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Logical Positivism and the Meaninglessness of Religious Language.

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Logical Positivism and the Meaninglessness of Religious Language [This is an old set of notes used to attempt to simply explain the challenge to religious language posed by Logical Positivism] Introduction Religious language appears to be used by most religious believers without any sense of there being a problem with what they are saying. For them the term 'God' itself is freely applied and used. No difficulties are detected in the application of that 'name'. However, theologians and philosophers recognise that 'God-talk' is a much more complex matter than often appears. Moreover, one branch of philosophy has argued that 'God-talk' is meaningless. The following statements highlight the complexity: * God loves us like a father * God is my rock * God wrestled with Jacob * God was crucified. Does religious language have the same meaning as 'ordinary language'? And what gives 'ordinary language' its sense anyway? Can a non-believer understand the language of a believer? What are the main issues involved? * How does one decide what, if any, language about God is appropriate? * How do we decide what language used of God is to be understood as literal, symbolic or metaphorical?[1] * How should language about God be understood if God is not a phenomenal being? God is often held to be timeless, spaceless and bodiless - such a God will not be able to love, wrestle, or act like human persons. How, if God is completely different from anything that comes within the range of our experience, can we speak of God in ways that we speak of other things in our world? ...read more.


In other words, Flew challenges the believer to specify what would count as a falsification of her religious claims; and he argues that if nothing could then the claims are vacuous. On the one hand, Flew's suggestions could possibly free the LP challenge from its narrow conception of experience as sense experience that can potentially be verifiable, to include more general types of experience and language that can be falsifiable. For e.g., whereas the 'strong' VP has problems with statements of love (since they cannot strictly be verified), the FP can include them by asking negatively what type of conditions would falsify the statement that 'Romeo and Juliet were greatly in love'. --- However, critics have recognised that what Flew really wants is some set of empirically observable conditions which would falsify theological assertions.[3] --- In Flew's parable, is it really unreasonable to argue for the existence of a gardener who tends that plot when it is perfectly possible to notice how extremely odd that piece of land is when compared to its surroundings? --- The sceptic and the believer do not disagree, in Flew's parable, on what counts as evidence, but only on what counts as a proper/legitimate interpretation of that evidence. Does that mean that there is not a possible 'true' or 'false', as non-cognitivists advance? And does it mean that either interpretation given is any less rational than the other? Finally, the fact that one reassesses and modifies one's original proposal/hypothesis is surely a reasonable thing to do - unless, of course, there is overwhelming evidence that the general hypothesis is not true. Then, but only then, is it irrational to continue to modify it. ...read more.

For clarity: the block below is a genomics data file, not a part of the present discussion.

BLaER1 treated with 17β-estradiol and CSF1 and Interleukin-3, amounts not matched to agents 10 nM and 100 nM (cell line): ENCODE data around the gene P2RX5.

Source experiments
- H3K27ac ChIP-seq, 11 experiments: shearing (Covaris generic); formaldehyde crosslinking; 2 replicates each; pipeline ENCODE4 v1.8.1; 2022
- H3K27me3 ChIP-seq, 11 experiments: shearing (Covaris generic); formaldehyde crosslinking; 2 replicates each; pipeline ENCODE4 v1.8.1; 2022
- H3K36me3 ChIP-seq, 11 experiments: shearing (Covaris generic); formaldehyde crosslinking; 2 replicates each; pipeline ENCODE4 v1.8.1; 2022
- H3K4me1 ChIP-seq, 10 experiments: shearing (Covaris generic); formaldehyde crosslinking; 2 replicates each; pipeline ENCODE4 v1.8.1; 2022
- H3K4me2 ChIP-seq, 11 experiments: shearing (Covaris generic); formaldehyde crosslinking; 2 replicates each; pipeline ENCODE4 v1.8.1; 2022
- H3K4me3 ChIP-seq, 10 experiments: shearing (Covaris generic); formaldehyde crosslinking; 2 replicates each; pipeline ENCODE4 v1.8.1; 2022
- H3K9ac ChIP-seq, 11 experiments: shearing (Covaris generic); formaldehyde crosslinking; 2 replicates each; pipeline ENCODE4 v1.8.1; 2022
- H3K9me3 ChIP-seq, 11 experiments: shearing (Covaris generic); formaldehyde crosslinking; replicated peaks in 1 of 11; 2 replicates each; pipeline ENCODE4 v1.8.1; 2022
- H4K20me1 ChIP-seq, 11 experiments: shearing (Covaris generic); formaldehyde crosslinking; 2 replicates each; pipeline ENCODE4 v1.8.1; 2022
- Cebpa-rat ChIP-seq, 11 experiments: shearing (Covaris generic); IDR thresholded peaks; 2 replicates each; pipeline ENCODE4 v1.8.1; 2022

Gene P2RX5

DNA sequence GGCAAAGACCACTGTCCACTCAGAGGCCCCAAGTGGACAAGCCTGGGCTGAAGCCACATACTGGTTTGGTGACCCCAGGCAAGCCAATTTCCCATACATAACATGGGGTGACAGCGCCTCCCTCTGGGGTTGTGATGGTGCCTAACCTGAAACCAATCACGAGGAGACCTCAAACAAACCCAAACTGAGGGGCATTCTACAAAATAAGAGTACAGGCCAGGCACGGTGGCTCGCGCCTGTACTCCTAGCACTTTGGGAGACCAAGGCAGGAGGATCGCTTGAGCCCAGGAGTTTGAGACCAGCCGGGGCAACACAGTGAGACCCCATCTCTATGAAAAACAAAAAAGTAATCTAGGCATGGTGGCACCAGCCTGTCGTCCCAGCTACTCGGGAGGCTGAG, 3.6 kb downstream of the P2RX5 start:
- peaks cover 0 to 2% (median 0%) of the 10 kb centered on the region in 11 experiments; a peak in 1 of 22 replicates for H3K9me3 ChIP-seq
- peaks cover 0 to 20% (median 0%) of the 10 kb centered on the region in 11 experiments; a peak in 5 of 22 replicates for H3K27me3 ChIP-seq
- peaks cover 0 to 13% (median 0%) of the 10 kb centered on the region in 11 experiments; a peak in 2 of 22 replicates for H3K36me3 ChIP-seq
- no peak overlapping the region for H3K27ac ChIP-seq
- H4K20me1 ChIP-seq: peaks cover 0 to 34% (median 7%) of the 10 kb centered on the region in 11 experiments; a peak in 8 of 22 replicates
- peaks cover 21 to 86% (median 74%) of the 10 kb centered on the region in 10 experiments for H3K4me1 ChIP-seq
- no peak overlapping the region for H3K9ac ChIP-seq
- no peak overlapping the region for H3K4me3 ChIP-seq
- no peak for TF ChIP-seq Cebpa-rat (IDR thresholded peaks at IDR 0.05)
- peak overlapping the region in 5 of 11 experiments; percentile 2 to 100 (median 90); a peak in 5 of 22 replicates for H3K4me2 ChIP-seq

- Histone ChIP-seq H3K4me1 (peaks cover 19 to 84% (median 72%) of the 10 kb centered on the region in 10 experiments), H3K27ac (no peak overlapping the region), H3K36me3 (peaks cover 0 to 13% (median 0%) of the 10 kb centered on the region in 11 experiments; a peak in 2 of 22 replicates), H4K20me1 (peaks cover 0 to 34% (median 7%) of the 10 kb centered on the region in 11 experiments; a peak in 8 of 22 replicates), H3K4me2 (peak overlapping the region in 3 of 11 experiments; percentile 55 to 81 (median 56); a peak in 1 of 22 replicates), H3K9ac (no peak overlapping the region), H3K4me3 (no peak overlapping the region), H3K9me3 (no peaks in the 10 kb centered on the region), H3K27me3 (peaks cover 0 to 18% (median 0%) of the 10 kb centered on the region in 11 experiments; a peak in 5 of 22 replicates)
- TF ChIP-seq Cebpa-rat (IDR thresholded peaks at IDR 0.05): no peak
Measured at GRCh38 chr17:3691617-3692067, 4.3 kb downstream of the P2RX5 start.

While, in some sense the resurrection of Jesus from the dead is not an historical event (it is an eschatological event) a certain understanding of it and its significance would be drastically altered if the, in principle verifiable, empty tomb incident turned out to be a hoax of some kind. Conclusion Logical Positivism was an attempt to take seriously the progresses made in scientific knowledge for the philosophical project. In so doing it intended to purge philosophical thinking and speaking of all that was unworthy of decent philosophical conversation. However, in so summarily and easily dismissing theological statements as meaningless the LPs failed to account for the great variety of the types of religious utterances, which include many other sorts of things than mere statements/factual propositions. As such, when applying itself to the issue of religious language (and also arguably to the whole epistemological and methodological endeavour) Logical Positivism is too simplistic and na�ve. Perhaps, then, to say that statements are not 'factually meaningful' is no more than to say that they do not have meaning in the way that scientific statements have meaning. Viewed in this sort of way, the work of the LPs may be understood as the beginnings of a large task of mapping different sorts of linguistic meaning, and different ways of getting that meaning. The LPs themselves did not see it that way, but in particular the later work of Wittgenstein indicated that Logical Positivism was inadequate and that there was a further programme of work to be done in mapping linguistic meaning. Bultmann believed myths had to be reinterpreted, and he did that existentially. He saw the resurrection not as a history fact, but as a miracle of faith in the lives of the disciples ...read more.

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